IC # often uses the “T” parameter to define functions that take any type. They are used to write generic classes and methods that can work with all types of data, while maintaining strict type certainty. We discuss how they work and how to use them.
How does it
The “T” variable that you have probably seen in some method definitions is called a Generic type parameter, or simply just a “generic”;. Generic methods that use T can be used with any type, making it easy to define classes and methods that do not care about the data they handle but want to preserve it.
For example, collections use generics so that they can handle what the user throws at it. There is no other definition for
List; instead, there is a definition for
In practice, it looks like the following. Even if this is a class and not a method, you can still pass type parameters using
parentheses syntax. Then, wherever you need to refer to something of this type, you simply replace the parameter instead.
You can actually name this T-variable anything, although it is common to at least start it with “T.” If you have a function that needs arguments of several kinds, you can name them differently, such as “TOutput” or “TInput.” This is widely used in delegate definitions and in dictionaries where you have TKey and TValue.
Of course, you can also use generics in methods, as well as interfaces and delegates. They work in the same way and you can even send the type parameter as a type parameter to another function.
In particular, however, you can use the type parameter in the actual parameters of the function. You still need to insert it
<> parentheses, otherwise it is just an invalid type, but you can use the parameter anywhere in the definition of this method.
They are especially useful for delegates, as you can use them to accept functions with variable parameters.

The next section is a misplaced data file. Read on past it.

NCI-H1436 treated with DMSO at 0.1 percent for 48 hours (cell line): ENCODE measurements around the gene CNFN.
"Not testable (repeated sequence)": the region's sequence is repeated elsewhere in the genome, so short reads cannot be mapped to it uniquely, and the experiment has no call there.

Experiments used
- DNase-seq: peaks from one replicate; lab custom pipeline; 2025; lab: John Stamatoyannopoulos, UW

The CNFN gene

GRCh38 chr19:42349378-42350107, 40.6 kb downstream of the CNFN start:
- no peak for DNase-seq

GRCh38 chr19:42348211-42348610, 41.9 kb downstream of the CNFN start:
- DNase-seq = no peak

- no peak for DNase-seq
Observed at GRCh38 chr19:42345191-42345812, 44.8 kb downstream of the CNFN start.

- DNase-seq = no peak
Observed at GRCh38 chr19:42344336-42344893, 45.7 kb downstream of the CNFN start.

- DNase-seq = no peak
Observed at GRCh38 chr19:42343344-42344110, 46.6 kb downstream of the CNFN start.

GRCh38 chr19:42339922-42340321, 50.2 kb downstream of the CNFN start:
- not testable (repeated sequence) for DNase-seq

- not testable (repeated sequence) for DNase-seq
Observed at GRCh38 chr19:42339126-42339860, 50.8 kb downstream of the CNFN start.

Generics is good, but it can cause some problems when the feature has to take all the possible types you throw at it. Sometimes it is best to set some restrictions on use.
This is done with
where T : syntax. The simplest form of this is
where T : ClassName, which ensures that the T-parameter must be or derive from the specified type
ClassName. This enables typical polymorphism, such as this feature that takes all kinds of fruit, and returns one
List, rather than one
List, which would be technically correct but loses valuable type information.
You can see that if we try to use this feature with something that is not a fruit, the compiler will shout at you.
In addition to simple inheritance, there are some more useful limitations:
where T : InterfaceName– like
T : ClassNamebut ensures that the type argument implements the specified interface.
where T : class– ensures that the type argument is a reference type.
where T : struct– ensures that the type argument is a non-invalid value type.
where T : notnullthe type argument must be an invalid type.
where T : new()the type argument must be able to be constructed without parameters.
where T : TOther– the type argument
Tmust be or derive from the type argument
You can specify multiple constraints in a comma-separated list.